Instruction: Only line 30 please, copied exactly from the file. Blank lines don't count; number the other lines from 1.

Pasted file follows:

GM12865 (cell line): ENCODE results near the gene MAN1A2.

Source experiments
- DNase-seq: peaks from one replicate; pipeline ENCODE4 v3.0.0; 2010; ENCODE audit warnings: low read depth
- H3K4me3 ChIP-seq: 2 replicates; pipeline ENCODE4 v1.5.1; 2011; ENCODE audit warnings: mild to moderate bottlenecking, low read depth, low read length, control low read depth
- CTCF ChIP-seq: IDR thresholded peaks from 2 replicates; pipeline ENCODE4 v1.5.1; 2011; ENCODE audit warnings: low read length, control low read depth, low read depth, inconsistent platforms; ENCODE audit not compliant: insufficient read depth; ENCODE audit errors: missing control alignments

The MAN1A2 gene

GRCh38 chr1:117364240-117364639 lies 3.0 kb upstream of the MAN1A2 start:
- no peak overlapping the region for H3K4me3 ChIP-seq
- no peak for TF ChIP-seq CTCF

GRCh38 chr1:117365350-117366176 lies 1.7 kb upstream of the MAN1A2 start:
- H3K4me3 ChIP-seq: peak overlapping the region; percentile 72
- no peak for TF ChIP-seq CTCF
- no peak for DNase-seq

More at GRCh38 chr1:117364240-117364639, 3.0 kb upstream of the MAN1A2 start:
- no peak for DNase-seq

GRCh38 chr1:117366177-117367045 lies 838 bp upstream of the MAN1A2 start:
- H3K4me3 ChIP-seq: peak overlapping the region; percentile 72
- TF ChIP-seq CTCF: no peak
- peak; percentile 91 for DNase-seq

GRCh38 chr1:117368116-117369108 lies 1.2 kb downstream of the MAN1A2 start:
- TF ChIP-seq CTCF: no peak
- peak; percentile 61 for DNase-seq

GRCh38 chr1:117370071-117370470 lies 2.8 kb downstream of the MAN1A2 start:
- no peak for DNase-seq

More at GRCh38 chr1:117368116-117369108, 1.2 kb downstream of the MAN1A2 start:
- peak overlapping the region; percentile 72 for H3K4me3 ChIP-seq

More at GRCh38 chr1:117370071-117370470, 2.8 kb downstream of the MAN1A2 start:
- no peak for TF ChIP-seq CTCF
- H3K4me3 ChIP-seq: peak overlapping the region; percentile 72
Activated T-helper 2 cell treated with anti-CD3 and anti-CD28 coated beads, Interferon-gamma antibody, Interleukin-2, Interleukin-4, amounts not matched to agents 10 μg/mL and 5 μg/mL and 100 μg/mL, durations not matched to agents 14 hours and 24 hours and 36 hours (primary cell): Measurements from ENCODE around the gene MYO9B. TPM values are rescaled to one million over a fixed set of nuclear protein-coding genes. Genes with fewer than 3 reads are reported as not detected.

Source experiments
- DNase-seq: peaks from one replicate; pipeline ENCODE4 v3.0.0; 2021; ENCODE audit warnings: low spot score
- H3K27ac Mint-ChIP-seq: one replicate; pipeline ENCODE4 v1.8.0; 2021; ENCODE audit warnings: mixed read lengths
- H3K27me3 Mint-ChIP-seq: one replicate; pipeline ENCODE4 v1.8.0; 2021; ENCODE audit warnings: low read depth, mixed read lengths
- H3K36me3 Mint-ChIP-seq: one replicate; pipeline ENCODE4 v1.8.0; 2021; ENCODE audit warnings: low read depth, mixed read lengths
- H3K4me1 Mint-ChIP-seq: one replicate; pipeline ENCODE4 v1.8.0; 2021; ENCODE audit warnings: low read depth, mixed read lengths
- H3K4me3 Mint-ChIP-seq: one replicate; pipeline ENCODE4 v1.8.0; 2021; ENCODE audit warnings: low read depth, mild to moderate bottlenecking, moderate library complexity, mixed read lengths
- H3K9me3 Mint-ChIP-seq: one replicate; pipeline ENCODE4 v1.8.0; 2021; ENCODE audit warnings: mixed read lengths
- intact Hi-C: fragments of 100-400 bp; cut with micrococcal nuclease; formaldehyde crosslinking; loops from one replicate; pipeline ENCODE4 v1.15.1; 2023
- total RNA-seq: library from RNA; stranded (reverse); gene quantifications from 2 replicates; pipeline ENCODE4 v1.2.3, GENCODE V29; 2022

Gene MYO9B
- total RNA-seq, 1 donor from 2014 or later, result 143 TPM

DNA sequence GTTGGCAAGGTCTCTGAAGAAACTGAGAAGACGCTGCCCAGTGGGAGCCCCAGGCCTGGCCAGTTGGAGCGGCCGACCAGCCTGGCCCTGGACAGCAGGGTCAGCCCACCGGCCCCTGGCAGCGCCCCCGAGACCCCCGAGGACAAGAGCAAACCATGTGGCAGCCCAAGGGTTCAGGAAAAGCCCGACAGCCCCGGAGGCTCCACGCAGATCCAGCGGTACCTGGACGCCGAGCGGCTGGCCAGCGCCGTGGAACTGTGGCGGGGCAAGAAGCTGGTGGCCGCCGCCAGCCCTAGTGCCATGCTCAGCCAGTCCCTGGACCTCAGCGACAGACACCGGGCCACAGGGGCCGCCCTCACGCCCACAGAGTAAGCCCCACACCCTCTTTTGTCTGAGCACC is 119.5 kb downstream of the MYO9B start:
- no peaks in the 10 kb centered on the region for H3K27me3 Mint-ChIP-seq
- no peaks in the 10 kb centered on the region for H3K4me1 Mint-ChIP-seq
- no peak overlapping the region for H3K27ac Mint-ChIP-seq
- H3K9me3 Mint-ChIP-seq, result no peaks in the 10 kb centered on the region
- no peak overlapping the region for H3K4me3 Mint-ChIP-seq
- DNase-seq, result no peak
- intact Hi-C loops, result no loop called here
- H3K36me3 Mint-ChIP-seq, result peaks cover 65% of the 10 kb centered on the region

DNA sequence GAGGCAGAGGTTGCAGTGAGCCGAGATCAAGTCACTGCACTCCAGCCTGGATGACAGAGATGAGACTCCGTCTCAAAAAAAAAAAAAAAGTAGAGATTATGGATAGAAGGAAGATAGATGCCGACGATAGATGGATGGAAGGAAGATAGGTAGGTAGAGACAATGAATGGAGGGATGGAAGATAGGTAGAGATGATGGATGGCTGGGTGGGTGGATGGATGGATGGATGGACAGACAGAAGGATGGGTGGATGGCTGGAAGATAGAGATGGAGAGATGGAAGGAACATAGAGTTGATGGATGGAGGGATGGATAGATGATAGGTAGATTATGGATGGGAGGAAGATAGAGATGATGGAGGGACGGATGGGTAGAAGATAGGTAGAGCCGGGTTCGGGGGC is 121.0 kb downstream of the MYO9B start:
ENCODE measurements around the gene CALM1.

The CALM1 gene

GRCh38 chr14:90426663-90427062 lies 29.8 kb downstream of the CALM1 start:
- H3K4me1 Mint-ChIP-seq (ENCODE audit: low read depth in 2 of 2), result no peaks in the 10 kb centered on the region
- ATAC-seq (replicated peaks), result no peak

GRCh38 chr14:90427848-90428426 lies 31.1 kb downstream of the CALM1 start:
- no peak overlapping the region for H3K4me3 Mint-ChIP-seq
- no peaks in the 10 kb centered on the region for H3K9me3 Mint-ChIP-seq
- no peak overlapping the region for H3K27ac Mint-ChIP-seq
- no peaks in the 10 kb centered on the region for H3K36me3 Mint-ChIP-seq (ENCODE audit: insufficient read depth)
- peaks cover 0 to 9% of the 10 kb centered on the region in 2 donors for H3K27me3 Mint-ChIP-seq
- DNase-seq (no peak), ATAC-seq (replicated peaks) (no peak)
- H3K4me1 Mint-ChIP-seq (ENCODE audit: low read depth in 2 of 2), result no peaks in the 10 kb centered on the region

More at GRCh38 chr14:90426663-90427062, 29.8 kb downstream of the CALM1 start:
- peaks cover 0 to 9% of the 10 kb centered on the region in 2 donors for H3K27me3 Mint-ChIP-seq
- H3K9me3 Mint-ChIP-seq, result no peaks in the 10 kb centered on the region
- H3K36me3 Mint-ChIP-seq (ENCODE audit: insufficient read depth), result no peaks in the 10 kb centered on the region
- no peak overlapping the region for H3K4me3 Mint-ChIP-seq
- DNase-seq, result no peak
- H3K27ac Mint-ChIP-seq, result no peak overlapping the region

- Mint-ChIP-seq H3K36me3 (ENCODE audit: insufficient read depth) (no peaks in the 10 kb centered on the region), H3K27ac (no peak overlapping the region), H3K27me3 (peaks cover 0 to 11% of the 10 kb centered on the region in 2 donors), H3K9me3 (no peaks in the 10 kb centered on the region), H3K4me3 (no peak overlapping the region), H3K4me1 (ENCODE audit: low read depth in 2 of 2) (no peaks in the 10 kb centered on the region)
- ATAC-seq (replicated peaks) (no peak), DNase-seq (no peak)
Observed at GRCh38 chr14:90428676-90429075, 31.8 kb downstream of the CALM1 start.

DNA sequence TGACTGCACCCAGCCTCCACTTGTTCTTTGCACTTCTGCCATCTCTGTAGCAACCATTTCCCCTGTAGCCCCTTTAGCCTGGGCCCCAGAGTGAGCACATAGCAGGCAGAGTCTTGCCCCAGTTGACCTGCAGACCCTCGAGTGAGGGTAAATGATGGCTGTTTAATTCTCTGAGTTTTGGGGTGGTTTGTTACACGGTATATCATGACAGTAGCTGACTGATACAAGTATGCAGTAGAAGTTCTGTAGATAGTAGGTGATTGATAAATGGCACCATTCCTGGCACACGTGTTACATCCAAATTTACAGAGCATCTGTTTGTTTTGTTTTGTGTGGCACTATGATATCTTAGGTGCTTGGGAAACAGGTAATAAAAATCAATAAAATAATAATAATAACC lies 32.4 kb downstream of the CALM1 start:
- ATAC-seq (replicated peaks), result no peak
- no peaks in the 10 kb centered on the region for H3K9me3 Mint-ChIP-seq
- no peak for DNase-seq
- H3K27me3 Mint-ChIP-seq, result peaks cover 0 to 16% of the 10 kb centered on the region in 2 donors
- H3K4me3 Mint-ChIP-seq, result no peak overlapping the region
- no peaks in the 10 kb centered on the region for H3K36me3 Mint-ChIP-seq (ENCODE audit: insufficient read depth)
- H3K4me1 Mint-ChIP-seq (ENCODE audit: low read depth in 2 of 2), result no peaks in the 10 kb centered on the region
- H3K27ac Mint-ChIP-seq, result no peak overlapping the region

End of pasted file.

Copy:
Activated T-helper 2 cell treated with anti-CD3 and anti-CD28 coated beads, Interferon-gamma antibody, Interleukin-2, Interleukin-4, amounts not matched to agents 10 μg/mL and 5 μg/mL and 100 μg/mL, durations not matched to agents 14 hours and 24 hours and 36 hours (primary cell): Measurements from ENCODE around the gene MYO9B. TPM values are rescaled to one million over a fixed set of nuclear protein-coding genes. Genes with fewer than 3 reads are reported as not detected.